Friday, 23 September 2011

The word 'timeline'

The Oxford English Dictionary defines time-line as:
  • a certificate of apprenticeship 
  • an undulating line indicating small fractions of a second, by which the time or rate of some process may be measured
  • a schedule, a deadline
The Dictionary’s earliest citation of a usage where time is arithmetically mapped to a surface or space is William James’ Principles of Psychology (1890). In his case, only one graphical component of the diagram is the time-line, rather than the whole design. Nevertheless it shows the key concept of events marked against a regular ‘clock’ of time, an idea fundamental to most of the examples discussed in my blog posts.
An early use of the word time-line in something like its present sense. The waves of the time-line here represent regular time intervals, while the reaction-line above it shows a pair of events. From p.86 of William James’ Principles of Psychology, Volume 1, 1890. Wellcome Library, London ( Used with permission. Photo: Stephen Boyd Davis.
James, W. (1890), The Principles of Psychology. (2vols.) New York: Henry Holt. The whole book is online here: The diagram appears in Chapter 3: On Some General Conditions of Brain-Activity
Oxford English Dictionary. (2011), ‘Timeline’ Online version June 2011 (Accessed 24 July 2011.) (subscription required).

Wednesday, 21 September 2011

French copy of Barbeu-Dubourg now online

Gallica, an excellent French national online resource, free to access, now has a digitised view of Barbeu-Dubourg's Chronographie, ou Description des tems ; contenant toute la suite des souverains de l'univers et des principaux événemens de chaque siècle... en trente-cinq planches.
You can view it here:
Detail of the Bibliothèque Nationale copy of the Chronographie on Gallica.
The file, which can be downloaded as a PDF, comprises both the explanatory booklet and the 35 sheets of the timeline itself. Scrutiny reveals that this is not identical to the edition at Princeton. Clearly the Princeton copy is a slightly later edition: not only have additional entries been made, but some items, eg. Bolingbroke, have been relocated.
Detail of the Princeton copy of the Chronographie (photo Stephen Boyd Davis, used with permission, Princeton University Library Rare Books) 

Journal of Visual Culture review of Cartographies of Time

My review of Daniel Rosenberg and Anthony Grafton, Cartographies of Time: A History of the Timeline (Princeton Architectural Press, 2010. 272 pp. ISBN: 1-568987633) has been published in the Journal of Visual Culture.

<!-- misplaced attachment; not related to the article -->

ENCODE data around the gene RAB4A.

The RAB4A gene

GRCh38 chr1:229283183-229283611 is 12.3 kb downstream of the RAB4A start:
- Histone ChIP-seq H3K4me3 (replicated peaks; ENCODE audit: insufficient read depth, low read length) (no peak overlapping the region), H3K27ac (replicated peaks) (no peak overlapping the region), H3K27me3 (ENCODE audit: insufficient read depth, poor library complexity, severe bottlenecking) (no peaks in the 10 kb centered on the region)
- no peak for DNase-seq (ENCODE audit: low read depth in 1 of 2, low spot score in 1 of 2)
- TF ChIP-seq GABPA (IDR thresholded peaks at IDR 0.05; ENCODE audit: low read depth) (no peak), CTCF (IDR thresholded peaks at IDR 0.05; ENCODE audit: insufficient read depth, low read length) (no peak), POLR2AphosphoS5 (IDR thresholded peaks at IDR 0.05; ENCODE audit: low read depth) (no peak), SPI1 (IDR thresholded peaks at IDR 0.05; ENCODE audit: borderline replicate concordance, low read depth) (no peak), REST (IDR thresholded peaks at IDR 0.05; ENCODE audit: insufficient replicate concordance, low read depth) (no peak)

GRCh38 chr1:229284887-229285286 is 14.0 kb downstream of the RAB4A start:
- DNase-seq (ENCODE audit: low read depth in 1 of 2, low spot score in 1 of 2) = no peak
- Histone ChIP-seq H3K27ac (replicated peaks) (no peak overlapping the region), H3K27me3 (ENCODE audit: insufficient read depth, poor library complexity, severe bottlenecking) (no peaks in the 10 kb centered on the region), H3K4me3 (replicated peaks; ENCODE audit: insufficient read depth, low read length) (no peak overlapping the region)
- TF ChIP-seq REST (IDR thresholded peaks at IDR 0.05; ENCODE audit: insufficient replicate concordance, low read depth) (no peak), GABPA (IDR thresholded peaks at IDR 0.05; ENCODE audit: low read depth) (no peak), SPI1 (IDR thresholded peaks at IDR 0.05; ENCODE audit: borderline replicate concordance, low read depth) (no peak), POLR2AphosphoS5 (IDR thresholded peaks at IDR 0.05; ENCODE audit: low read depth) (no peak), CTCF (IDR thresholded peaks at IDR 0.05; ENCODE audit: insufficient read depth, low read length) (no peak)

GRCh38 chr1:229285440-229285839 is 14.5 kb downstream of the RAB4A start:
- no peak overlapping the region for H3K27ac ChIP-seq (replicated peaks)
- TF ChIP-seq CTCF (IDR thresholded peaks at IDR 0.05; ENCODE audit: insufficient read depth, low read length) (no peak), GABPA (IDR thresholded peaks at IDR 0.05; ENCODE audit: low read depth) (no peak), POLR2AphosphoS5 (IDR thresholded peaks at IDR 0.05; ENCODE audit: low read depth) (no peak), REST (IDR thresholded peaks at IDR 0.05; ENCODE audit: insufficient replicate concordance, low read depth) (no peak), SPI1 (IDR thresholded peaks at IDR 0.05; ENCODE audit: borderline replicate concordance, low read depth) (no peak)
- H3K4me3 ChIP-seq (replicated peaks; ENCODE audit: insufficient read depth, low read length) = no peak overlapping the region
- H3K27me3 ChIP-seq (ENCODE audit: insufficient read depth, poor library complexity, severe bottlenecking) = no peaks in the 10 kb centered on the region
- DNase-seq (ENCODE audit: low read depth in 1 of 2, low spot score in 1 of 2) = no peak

A pre-print version of the review is here:

The published version is here:
Journal of Visual Culture 2011 vol. 10 no. 2. 269-271
DOI: 10.1177/1470412911413187a
(purchase or subscription necessary)

Friday, 16 September 2011

Three issues in mapping Time to a line

I have just submitted an article to a design journal. It is concerned with just one topic: the mapping of time to a line. It is a plea for designers and others to take more seriously the following issues:

  1. If time is mapped to a line, on which axis of the graphic surface should it lie? And in which direction should later times lie in relation to earlier: what is the direction of travel? Is there a solution to these questions that is the most natural, the best - or simply right?
  2. How does time map to dimension; what model of time does such mapping presuppose? There is an indefinite number of possible mappings but, in practice, the principal options tend to be (1) strict linearity where equal space stands for equal time, (2) mathematically consistent non-linearity such as a logarithmic scale, usually giving more space to most recent time, (3) scaling which divides time into periods, each of which is linear but where the more recent periods are on a larger scale than those more distant. There are also examples of a more pragmatic approach, where the space allotted is adjusted to accommodate the density of events.
  3. Calibration. There are several reasons why different measures of time may be needed. One is to reflect the varied cultures of the users (see figure). Within a single culture there may be rival dating schemes because of differing scholarly opinion. And it may simply be useful to have more than one calibration of a chart, for example dates counted forwards from a point in history to our own time as well as dates counted backwards from the present day.

A bronze cannon cast in France in March/April 1795AD. Rather than using 'our' Gregorian calendar, it bears the French Republican date: month Germinal in Revolutionary Year 3. Neither at present, nor in history, is the Gregorian the only calendar. Photographed at St Michael’s Mount, Cornwall, UK, 2008. Photo: Stephen Boyd Davis.
As usual, I argue in the article that current thinking and practice is pretty rudimentary compared with the sophistication of early chronographers in the eighteenth century. Working through evidence that there are no right answers to the questions above, I propose some principles for approaching the questions and offer a research agenda.

If the article is published, it should come out some time next year. I'll put a few snippets from it here in the coming months, including a discussion of Nicole Oresme (c. 1320-5 - July 11, 1382) who may have been the first to draw time as a line.

Link: Wikipedia article on the French Republican Calendar (which also tells you what today's date is in that calendar).